|Fresh from Ponoko, it all fits!|
I wanted to make something practical, colourful and easily shown off to anyone coming through my door and portable enough to take places. I settled on using 12 RGB LEDs to tell the time with colour and brightness.
How does my clock tell time? The current hour is Magenta. All other hours are a background Green, except those that tell current Minutes and Seconds. Minutes move through green-yellow-RED-yellow-green. The bright RED occurs at each exact 5 minute interval. Seconds move from green -> cyan -> BLUE -> cyan ->green. The bright BLUE occurs at each 5 second interval. Fairly easy to get the hang of it. Not so easy to describe. Here is an example showing the time as 9:05:24.
|Blender render of the partial clock assembly.|
I learned to use Blender to create 3D renders of my clock assembly. I imported the same Inkscape .svg files that I created for the laser cut parts and modified them for 3D. A bit of a learning curve but possible for guy who turns 70 next week.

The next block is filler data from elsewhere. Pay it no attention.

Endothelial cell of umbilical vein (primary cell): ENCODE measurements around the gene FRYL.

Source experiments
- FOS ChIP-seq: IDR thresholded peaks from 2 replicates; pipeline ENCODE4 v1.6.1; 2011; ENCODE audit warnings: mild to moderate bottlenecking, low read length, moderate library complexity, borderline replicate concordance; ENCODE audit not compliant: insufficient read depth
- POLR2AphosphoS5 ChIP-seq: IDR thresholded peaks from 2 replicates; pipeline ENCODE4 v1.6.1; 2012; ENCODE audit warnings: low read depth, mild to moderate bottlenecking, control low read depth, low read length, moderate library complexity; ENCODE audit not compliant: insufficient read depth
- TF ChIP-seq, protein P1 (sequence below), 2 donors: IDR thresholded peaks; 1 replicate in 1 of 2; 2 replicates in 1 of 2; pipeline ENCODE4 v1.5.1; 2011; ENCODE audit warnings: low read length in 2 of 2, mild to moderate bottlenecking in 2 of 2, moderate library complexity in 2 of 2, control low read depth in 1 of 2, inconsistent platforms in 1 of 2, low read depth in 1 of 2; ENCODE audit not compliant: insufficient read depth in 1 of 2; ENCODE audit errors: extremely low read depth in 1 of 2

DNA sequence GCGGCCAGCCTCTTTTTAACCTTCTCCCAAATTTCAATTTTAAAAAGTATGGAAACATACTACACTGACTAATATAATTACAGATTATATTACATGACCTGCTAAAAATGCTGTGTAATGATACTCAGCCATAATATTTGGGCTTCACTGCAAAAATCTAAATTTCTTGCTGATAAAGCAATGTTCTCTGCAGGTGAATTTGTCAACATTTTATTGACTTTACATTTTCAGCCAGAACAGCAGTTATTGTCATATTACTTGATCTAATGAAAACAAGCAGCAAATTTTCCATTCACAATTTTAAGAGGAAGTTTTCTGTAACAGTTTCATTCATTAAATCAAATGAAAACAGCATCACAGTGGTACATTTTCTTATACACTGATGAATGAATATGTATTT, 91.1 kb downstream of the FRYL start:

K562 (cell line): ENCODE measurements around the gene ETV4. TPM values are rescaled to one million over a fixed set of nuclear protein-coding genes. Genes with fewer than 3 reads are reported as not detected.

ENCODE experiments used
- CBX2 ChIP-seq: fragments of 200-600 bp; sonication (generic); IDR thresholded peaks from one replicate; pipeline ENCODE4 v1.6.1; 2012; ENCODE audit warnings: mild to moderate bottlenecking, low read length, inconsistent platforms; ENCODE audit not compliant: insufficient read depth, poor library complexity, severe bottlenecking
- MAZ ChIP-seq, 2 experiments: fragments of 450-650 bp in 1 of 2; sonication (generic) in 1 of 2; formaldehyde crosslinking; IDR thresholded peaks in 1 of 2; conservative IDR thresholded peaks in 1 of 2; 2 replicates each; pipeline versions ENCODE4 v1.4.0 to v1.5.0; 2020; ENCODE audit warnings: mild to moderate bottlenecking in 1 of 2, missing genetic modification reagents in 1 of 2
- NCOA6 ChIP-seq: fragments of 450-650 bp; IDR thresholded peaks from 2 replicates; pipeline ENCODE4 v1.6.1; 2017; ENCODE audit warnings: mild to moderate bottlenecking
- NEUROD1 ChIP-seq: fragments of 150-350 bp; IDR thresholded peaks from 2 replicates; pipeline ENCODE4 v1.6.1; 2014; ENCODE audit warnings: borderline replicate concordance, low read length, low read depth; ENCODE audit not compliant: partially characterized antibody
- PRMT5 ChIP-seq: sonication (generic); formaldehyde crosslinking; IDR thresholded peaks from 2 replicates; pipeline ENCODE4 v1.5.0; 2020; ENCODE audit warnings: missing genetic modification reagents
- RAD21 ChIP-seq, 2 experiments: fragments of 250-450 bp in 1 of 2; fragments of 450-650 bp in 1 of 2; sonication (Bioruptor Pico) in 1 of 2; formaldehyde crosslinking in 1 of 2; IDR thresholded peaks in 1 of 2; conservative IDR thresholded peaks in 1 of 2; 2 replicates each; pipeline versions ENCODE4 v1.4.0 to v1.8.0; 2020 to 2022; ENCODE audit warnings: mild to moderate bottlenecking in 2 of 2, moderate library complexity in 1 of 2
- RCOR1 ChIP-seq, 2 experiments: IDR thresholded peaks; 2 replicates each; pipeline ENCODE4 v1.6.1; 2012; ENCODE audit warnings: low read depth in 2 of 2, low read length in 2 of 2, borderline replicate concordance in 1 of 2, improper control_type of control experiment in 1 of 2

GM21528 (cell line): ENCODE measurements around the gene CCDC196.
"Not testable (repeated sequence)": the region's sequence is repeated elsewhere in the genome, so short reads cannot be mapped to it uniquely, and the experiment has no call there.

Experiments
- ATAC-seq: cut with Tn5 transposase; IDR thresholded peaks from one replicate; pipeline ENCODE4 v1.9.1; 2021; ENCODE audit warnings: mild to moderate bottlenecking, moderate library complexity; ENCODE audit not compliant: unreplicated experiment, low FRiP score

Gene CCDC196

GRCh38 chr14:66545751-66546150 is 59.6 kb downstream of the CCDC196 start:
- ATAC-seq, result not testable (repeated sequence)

I also have a repository for my updated Solar Monitor Project which is being done in collaboration with Anthony.
The current version of the Solar Monitor uses an 1.8" 18-bit color TFT LCD display with microSD card breakout and a DS1307 Real Time Clock breakout board kit, both sourced from Adafruit.
|1.8' TFT display|
The TFT LCD, a sample screenshot shown here, displays (top to bottom):
- (text): battery voltage and current
- (graph): battery current for the last 100 seconds (positive and negative)
- (graph): integrated current for the last few hours (positive and negative)
- (text): date and time
- (bar graph): battery "percent charged" for the last few days
The monitor also logs the battery current and voltage, integrated for one second, on a micro SD card. Over time a power profile will develop which can used to determine patterns of appliance usage and specific appliance power consumption. All this from one current sensor with a timestamp I hope. A Bayes network looms.